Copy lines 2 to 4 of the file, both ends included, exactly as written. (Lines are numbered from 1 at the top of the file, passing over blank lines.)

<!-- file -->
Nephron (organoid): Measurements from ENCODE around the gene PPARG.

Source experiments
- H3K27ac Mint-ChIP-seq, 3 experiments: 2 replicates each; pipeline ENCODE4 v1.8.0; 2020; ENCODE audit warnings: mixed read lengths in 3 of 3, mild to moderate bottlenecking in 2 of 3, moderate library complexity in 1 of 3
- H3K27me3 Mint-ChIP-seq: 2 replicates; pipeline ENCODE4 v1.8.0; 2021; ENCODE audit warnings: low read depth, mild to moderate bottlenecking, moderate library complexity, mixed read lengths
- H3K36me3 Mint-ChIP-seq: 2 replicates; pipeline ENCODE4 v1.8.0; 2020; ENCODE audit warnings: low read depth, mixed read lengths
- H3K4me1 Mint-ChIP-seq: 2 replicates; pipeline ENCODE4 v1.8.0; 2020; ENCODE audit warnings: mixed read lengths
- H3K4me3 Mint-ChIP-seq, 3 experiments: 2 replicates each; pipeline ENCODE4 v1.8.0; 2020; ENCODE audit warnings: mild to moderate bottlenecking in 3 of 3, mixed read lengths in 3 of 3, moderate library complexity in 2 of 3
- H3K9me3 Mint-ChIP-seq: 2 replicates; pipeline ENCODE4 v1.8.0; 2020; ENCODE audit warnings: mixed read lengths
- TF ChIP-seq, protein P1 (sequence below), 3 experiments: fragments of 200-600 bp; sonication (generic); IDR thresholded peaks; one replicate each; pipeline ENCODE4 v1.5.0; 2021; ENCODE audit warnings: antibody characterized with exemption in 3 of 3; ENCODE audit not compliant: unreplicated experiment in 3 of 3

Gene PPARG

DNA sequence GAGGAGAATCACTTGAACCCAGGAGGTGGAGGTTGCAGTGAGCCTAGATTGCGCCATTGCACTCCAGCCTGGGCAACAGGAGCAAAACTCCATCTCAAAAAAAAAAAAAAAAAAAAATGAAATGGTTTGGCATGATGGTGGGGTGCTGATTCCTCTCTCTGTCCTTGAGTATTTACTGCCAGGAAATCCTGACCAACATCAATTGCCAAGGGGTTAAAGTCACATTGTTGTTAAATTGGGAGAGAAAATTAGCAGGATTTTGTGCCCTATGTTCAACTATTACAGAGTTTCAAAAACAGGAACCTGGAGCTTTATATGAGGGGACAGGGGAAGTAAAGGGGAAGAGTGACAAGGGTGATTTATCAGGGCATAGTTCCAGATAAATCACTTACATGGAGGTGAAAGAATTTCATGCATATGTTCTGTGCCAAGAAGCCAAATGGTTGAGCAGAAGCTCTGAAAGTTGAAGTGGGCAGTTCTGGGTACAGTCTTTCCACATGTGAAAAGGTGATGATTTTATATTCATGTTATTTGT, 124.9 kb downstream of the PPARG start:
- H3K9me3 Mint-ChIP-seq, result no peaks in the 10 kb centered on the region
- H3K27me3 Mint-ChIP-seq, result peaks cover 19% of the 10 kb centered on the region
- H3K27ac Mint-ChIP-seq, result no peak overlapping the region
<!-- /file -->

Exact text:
Source experiments
- H3K27ac Mint-ChIP-seq, 3 experiments: 2 replicates each; pipeline ENCODE4 v1.8.0; 2020; ENCODE audit warnings: mixed read lengths in 3 of 3, mild to moderate bottlenecking in 2 of 3, moderate library complexity in 1 of 3
- H3K27me3 Mint-ChIP-seq: 2 replicates; pipeline ENCODE4 v1.8.0; 2021; ENCODE audit warnings: low read depth, mild to moderate bottlenecking, moderate library complexity, mixed read lengths